Awesome Soc

A collection of sources of documentation, as well as field best practices, to build/run a SOC

Awesome SOC

A collection of sources of documentation, and field best practices, to build and run a SOC (including CSIRT).

Those are my view, based on my own experience as SOC/CSIRT analyst and team manager, as well as well-known papers. Focus is more on SOC than on CERT/CSIRT.

My motto is: without reaction (response), detection is useless.

NB: Generally speaking, SOC here refers to detection activity, and CERT/CSIRT to incident response activity. CERT is a well-known (formerly) US trademark, run by CERT-CC, but I prefer the term CSIRT.

Table of Content

Must read

For a SOC


Globally (SOC and CERT/CSIRT)

Fundamental concepts

Concepts, tools, missions, attack lifecycle, red/blue/purple teams

See: SOC/CSIRT Basic and fundamental concepts.

SOC and CSIRT core

From logs to alerts: global generic workflow

Quoted from this article:


Following the arrows, we go from log data sources to data management layer, to then data enrichment layer (where detection happens), to end-up in behavior analytics or at user interaction layer (alerts, threat hunting...). All of that being enabled and supported by automation.

SOC/CSIRT architecture of detection

Based on CYRAIL's paper drawing, that I've slightly modified, here is an example of architecture of detection (SIEM, SIRP, TIP interconnections) and workflow: image

  • Sensors log sources are likely to be: audit logs, security sensors (antimalware, FW, NIDS, proxies, EDR, NDR, CASB, identity threat detection, honeypot...).

Mission-critical means (tools/sensors)

Critical tools for a SOC/CSIRT

Critical sensors for a SOC

Critical tools for CSIRT

Other critical tools for a SOC and a CERT/CSIRT


Cf. SOAR page

IT/security Watch (recommended sources)

Detection engineering

Cf. detection engineering page.

Threat intelligence

Cf. threat intelligence page.


Cf. management page.

HR and training

Cf. HR and training page.

IT achitecture

Have a single and centralized platform ('single console')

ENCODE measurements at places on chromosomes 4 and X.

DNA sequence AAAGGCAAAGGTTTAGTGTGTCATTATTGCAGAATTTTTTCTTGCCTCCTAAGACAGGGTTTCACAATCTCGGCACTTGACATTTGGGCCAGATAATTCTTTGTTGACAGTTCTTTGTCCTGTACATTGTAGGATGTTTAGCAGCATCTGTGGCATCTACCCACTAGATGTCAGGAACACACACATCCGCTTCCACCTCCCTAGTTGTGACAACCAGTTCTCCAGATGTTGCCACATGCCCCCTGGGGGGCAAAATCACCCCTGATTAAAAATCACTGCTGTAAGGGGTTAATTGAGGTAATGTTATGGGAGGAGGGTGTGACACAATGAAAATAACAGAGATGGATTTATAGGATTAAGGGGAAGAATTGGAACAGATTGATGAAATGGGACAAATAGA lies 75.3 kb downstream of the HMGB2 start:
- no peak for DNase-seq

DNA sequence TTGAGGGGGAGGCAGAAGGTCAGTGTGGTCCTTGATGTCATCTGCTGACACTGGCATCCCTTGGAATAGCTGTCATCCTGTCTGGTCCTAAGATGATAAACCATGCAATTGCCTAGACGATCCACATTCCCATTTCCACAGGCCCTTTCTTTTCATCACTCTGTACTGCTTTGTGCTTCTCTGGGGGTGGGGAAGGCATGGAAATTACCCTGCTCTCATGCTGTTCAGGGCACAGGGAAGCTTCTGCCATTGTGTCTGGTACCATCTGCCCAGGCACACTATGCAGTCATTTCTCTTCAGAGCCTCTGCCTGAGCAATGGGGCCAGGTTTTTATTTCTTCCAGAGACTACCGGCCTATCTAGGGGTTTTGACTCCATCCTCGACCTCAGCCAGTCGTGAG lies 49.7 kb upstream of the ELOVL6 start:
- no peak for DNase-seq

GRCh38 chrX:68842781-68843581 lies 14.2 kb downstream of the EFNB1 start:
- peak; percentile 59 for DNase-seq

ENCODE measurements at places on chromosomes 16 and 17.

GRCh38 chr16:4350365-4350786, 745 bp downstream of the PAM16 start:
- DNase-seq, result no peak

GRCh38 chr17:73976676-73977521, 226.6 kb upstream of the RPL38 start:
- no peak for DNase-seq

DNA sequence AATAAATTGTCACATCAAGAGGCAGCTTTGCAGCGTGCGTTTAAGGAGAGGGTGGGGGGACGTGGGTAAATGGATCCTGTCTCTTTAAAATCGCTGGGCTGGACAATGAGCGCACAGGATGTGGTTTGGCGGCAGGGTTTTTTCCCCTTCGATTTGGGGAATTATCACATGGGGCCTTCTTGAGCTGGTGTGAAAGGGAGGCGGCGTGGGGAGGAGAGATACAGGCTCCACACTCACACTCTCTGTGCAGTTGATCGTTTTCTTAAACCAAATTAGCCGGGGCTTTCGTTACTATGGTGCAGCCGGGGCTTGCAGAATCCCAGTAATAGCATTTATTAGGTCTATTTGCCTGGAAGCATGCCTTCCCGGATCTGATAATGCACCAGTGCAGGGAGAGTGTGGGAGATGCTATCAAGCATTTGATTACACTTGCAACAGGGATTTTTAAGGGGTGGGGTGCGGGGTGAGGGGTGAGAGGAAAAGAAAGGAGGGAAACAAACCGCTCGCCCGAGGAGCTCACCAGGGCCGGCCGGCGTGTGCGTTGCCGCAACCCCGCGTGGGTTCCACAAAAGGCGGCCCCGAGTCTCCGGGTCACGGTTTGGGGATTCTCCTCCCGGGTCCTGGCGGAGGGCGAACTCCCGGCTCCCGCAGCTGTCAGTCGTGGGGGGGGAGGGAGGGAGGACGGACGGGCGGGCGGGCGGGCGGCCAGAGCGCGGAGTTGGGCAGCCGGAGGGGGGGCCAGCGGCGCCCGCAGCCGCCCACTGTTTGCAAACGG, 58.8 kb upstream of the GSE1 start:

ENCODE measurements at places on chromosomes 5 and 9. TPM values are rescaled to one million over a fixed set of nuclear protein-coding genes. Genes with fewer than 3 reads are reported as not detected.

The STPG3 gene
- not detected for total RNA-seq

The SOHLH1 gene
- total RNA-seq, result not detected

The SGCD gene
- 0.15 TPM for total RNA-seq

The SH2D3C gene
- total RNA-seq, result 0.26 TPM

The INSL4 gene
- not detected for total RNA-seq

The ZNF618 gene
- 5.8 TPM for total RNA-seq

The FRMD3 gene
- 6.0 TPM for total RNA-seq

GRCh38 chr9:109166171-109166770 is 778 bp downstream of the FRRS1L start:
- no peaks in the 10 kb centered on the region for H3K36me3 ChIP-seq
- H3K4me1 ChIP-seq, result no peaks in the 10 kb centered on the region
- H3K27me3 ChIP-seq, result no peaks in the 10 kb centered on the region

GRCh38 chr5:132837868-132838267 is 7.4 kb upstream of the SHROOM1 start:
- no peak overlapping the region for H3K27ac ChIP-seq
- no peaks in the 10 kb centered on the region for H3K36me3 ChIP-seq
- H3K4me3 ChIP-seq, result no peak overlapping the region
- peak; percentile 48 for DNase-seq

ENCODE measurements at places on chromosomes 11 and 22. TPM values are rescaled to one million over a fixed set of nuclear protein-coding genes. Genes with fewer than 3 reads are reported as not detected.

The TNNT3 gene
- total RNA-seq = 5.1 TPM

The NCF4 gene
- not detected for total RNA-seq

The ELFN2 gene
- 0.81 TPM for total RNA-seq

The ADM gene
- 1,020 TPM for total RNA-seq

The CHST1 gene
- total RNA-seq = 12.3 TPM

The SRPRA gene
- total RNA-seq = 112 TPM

As per NCSC website:

Indications of an attack will rarely be isolated events on a single system component or system. So, where possible, having a single platform where analysts have the ability to see and query log data from all of your onboarded systems is invaluable. Having access to the log data from multiple (or all) components, will enable analysts to look for evidence of attack across an estate and create detection use-cases that utilise a multitude of sources. By creating temporal (actions over a period of time) and spatial (actions across the estate) use-cases, an organisation is better prepared to address cyber security attacks that occur system wide.

Disconnect (as much as possible) SOC from monitored environment

The goal is to prevent an attacker from achieving lateral movement from a compromised monitored zone, to the SOC/CSIRT work zone.


  • Implement SOC enclave (with network isolation), as per MITRE paper drawing: image

  • only log collectors and WEF should be authorized to send data to the SOC/CSIRT enclave. Whenever possible, the SOC tools pull the data from the monitored environment, and not the contrary;

  • on top of a SOC enclave, implement at least a level 2 of network segmentation;

SOCs assets should be part of a separate restricted AD forest, to allow AD isolation with the rest of the monitored AD domains.

Endpoints hardening:

To go further

Must read

Nice to read

SOC sensors, nice to have

Harden SOC/CSIRT environment

  • Implement hardening measures on SOC workstations, servers, and IT services that are used (if possible).
  • Put the SOC assets in a separate AD forest, as forest is the AD security boundary, for isolation purposes, in case of a global enterprise's IT compromise
  • Create/provide a disaster recovery plan for the SOC assets and resources.
  • Implement admin bastions and silo to administrate the SOC env (equipments, servers, endpoints):
    • My advice: consider the SOC environment as to be administrated by Tier 1, if possible with a dedicated admin bastion. Here is a generic drawing from Wavestone's article (see Must read references): image
    • Recommended technology choices: Wallix PAM
    • Implement a level 3 of network segmentation




Special thanks

Yann F., Wojtek S., Nicolas R., Clment G., Alexandre C., Jean B., Frdrique B., Pierre d'H., Julien C., Hamdi C., Fabien L., Michel de C., Gilles B., Olivier R., Jean-Franois L., Fabrice M., Pascal R., Florian S., Maxime P., Pascal L., Jrmy d'A., Olivier C. x2, David G., Guillaume D., Patrick C., Lesley K., Grald G., Jean-Baptiste V., Antoine C. ...

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